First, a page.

Welcome to NinaBell.co.uk

Welcome to my website. My books, published by Sphere, are about big family dramas, such as wills (The Inheritance), in-laws (Sisters in Law) and who you can really trust (Lovers and Liars). My latest, The Empty Nesters, asks which relationships - and friendships - can survive once the children have left home.

I'd love to hear from you via this website or Twitter and if you've been affected by any of the issues in my novels, see the Survival Guides (in the From the Author section) and my Links page.

Latest News and Updates

What are the two questions all writers must answer?

May 8th, 2013

As a writer, I often get asked for my advice on press releases, brochures, social media and websites. In some ways, the principles of writing are the same, whether you’re writing a novel, non-fiction or an article for a magazine. They also work for websites, blogs, brochures or press releases.

There are two vital questions. Who are you writing for? What are you trying to say? Forget these two and you’re lost. The difference between novels and websites is whether you’re 100,000 words lost or just 350 words lost.

Some people may not agree with the idea that writing a novel has similarities with writing an article, press release, website or blog. But your book will be for a particular kind of reader. You may be writing for yourself and for people like you. Or you may be writing for sci-fi fanatics, Booker Prize judges, Richard and Judy or those who love happy endings.

If you’re writing an article or blog, you’re writing for the people who buy or subscribe to that magazine or newspaper. Just them. Nobody else. (And you’d better know who they are before you even suggest the article to the editor). If you’re writing a website, brochure or press release, you’re writing for people you hope will buy your product, support your charity or take your classes. It sounds obvious, but it’s so easy to forget.

I teach both creative and commercial writing. Beginner novelists often don’t want to think about who they are writing for, and there is some sense in that. Finish the first book. Then ask yourself who it is for. You may surprise yourself. You may have tried to write a crime novel and ended up with a literary work. Or the other way around. But if the answer is vague – eg ‘it’s for anyone’, think again. ‘Anyone’ is not very different from ‘no-one.’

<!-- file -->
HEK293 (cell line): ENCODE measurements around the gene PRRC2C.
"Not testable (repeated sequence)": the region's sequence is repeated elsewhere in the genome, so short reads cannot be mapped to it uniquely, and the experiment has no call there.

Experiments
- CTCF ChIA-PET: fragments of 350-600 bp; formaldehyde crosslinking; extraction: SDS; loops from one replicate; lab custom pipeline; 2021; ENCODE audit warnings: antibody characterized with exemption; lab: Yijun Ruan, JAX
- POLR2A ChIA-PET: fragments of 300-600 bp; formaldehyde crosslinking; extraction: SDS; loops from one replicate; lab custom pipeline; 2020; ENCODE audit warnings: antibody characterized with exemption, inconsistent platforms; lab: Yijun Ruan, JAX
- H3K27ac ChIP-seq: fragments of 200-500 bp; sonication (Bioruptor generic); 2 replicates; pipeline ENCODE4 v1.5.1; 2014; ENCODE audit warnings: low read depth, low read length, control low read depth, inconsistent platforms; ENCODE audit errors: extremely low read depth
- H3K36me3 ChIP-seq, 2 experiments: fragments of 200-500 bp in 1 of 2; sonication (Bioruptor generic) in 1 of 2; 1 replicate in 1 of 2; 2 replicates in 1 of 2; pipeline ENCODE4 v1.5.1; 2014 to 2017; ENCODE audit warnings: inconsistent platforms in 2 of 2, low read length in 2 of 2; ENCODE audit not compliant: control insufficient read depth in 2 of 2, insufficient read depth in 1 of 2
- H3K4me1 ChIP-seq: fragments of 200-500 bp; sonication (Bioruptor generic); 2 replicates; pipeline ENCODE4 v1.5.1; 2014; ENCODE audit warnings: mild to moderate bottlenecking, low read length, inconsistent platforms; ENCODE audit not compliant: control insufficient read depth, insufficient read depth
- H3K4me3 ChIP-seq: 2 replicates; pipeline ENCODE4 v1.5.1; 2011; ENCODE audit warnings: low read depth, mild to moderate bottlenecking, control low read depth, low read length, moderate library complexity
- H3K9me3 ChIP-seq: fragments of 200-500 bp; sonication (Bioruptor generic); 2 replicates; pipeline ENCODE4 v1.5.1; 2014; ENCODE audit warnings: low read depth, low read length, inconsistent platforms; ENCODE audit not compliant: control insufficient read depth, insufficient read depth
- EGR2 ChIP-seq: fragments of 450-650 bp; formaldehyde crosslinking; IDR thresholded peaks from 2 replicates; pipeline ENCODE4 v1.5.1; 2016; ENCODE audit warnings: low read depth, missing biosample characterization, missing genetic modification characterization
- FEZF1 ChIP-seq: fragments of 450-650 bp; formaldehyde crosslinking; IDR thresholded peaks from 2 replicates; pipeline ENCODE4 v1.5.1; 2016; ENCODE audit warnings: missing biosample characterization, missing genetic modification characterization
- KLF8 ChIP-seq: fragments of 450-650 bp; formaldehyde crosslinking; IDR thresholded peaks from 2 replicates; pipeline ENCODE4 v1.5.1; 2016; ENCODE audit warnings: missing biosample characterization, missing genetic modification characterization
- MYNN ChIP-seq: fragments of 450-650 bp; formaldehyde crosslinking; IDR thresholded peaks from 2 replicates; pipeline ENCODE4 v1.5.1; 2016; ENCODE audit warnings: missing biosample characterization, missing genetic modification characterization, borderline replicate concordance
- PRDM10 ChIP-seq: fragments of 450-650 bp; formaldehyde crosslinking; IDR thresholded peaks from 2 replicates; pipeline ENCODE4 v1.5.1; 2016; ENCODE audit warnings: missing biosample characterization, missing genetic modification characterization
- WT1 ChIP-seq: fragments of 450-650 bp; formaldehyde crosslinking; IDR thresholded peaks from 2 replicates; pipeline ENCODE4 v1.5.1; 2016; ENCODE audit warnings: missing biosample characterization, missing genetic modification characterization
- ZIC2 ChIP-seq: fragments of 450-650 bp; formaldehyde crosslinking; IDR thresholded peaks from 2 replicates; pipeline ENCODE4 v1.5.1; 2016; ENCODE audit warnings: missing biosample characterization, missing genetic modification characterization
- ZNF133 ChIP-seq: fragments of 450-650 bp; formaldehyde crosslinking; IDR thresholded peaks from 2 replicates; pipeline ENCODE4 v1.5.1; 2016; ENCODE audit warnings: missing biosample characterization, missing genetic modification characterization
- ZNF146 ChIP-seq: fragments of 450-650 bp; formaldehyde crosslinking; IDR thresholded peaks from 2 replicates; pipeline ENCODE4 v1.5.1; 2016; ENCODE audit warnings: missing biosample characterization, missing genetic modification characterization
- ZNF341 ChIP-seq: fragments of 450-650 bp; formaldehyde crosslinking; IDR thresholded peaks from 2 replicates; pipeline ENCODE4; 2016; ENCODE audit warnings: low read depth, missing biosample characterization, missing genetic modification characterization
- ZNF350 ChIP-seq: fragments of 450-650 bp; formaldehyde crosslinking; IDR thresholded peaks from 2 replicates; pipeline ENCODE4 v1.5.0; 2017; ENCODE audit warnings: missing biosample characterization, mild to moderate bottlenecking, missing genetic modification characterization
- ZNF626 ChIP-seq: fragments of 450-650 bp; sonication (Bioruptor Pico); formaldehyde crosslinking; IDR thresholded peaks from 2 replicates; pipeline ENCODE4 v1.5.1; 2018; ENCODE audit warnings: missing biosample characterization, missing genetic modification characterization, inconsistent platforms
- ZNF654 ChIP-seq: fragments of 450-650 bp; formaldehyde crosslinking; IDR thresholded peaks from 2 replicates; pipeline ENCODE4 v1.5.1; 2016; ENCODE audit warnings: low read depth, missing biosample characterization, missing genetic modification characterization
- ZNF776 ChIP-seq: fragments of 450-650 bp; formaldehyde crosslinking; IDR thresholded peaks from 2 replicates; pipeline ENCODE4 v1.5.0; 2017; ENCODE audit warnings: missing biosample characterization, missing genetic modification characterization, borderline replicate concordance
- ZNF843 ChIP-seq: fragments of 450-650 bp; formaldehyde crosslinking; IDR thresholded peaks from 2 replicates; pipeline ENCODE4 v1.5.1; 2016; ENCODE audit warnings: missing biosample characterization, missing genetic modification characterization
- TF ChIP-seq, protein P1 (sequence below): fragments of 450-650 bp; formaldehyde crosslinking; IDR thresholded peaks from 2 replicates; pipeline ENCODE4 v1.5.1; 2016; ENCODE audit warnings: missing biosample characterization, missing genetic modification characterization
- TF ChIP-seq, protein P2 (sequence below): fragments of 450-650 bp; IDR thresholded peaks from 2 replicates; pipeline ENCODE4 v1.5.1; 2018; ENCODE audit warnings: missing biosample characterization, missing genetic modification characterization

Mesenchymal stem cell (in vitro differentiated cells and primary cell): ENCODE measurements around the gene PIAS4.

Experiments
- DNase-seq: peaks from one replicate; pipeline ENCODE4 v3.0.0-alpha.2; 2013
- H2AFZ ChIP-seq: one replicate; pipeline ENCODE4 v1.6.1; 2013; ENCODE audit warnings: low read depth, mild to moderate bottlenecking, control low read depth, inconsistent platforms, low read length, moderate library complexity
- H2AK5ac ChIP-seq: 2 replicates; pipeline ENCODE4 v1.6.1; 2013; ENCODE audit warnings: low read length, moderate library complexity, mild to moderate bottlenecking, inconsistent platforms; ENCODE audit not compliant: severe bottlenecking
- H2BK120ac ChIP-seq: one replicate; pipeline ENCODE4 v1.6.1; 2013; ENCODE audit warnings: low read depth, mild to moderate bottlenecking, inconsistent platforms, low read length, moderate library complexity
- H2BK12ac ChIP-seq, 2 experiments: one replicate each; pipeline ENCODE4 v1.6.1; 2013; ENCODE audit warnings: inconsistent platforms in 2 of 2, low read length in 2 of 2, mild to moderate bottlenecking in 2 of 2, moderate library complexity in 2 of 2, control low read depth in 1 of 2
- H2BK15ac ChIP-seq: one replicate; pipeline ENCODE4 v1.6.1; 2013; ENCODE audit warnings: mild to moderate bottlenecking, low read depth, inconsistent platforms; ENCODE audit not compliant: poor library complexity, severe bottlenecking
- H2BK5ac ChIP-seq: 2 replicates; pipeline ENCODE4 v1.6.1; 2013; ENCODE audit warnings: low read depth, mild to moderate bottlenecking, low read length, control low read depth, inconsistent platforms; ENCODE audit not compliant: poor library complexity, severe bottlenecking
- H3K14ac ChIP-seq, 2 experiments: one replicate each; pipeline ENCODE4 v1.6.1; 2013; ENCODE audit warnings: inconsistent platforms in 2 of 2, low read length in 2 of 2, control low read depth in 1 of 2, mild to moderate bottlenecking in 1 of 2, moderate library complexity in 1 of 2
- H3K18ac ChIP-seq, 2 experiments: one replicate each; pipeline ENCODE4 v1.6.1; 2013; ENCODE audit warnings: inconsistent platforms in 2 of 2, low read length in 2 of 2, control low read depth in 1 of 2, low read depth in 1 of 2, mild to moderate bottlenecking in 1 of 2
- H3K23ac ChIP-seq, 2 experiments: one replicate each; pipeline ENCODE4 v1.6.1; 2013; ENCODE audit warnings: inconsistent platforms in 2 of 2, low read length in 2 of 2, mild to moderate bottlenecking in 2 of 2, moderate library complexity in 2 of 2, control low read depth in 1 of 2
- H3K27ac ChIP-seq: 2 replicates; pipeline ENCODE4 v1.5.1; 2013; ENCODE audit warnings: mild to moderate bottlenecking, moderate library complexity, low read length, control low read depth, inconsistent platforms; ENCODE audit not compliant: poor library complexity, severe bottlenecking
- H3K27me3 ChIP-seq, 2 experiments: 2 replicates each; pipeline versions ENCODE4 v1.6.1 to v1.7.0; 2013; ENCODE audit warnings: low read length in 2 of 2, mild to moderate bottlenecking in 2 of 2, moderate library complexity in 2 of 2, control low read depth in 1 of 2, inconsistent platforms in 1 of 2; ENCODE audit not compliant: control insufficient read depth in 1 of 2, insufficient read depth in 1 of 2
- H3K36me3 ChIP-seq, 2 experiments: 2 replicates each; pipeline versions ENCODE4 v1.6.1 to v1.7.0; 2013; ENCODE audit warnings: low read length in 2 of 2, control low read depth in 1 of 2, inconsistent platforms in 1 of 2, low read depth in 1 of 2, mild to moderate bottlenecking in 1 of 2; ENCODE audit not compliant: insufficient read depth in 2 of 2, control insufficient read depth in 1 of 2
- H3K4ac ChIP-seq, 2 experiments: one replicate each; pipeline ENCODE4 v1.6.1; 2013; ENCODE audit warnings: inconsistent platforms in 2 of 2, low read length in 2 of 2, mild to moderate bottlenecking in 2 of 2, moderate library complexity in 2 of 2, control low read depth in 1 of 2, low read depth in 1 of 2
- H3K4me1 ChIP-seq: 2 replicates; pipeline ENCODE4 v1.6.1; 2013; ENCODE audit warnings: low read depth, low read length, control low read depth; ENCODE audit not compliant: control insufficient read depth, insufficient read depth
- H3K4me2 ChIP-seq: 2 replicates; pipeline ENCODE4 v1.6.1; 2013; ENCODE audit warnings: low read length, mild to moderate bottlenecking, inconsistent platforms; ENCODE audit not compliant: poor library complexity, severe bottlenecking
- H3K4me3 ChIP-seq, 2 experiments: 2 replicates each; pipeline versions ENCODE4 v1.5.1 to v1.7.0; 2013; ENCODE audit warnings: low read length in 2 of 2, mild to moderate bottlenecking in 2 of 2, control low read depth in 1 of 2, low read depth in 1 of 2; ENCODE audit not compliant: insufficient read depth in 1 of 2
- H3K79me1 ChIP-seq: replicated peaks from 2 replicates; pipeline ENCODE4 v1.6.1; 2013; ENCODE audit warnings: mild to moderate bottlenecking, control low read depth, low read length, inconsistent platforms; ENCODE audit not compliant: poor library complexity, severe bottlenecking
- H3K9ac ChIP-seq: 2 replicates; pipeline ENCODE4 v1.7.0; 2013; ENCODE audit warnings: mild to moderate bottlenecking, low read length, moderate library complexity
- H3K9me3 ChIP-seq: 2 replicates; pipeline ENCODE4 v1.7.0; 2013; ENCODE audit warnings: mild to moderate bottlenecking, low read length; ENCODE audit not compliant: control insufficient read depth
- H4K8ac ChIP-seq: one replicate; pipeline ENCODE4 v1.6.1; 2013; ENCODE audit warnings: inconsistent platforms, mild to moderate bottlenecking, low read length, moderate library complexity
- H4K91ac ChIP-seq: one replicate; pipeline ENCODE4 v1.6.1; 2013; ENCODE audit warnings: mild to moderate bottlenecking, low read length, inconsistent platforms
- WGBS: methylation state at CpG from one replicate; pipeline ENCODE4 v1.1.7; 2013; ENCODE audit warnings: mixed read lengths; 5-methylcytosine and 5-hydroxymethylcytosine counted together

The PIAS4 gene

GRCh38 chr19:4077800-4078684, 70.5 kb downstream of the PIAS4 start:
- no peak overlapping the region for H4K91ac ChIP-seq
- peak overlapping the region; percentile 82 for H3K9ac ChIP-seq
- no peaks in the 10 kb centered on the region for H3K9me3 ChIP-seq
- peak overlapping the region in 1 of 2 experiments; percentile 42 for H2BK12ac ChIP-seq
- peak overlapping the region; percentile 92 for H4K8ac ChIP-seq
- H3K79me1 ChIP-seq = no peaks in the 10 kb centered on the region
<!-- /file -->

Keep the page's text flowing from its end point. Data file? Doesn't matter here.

And if you’re writing a press release, website, brochure or leaflet you really do have to know who you are writing for. Sometimes people don’t want to be too restrictive, because they ‘don’t want to put anyone off.’ Recently, a friend was handing out flyers for two different swimming classes. One flyer was very specific about the classes and levels it offered, the other said ‘fun in the water for everyone.’  Most people took the specific flyer. If they were handed ’fun for everyone’, they often gave it a puzzled glance, then handed it back or stuffed it into their bag without looking any further.

And that leads onto the other question. George Orwell’s advice to any writer who’s stuck was to ask yourself:  ’What are you trying to say?’ Books in the charts are all described in one sentence. Articles in newspapers and magazines are described in one headline on the cover. Brochures, leaflets, press releases and websites have to get their message across in a couple of sentences. Everyone who writes anything has to know exactly what they’re trying to say, even if they then take 100,000 words to say it.

If you want to know more, or you’re planning a website, press release, blog or flyer to promote your work, I’m teaching classes on Write To Sell at Creek Creative studios (1 Abbey Street, Faversham, Kent ME13 7BE). May 14th is Writing for the Internet (websites, blogs, social media) and May 21st is Writing for Print (brochures, press releases etc). Both from 6pm-8pm. Classes cost £35 for one or £60 for both. Book through Creek Creative on 01795 5353515 or info@creek-creative.org.

 

 

 

Posted in: From the Author by Nina Bell on May 8th, 2013
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Authors and reading groups

February 15th, 2013

Talking to a reading group is one of the most delightful – and alarming – invitations an author can get. It’s much more intimate than addressing a festival, and they’ve all read the book. I was invited to a friend’s reading group after they read my Lovers & Liars . I asked them what they’d most like to know. The answers were:

1) How closely is the novel based on real life?

2) How do you write the sex scenes, and are you worried about your family/friends/ the postman reading them?

3) Who chooses the cover, and why did they choose this particular one?

These three questions are the ones that crop up the most often. Lovers & Liars was originally inspired by a friend’s divorce. She discovered that her husband had been lying to her throughout their marriage. However I soon went off on my own tack, interviewing psychologists, divorce lawyers and specialist domestic abuse counsellors, and reading expert books about domestic abuse.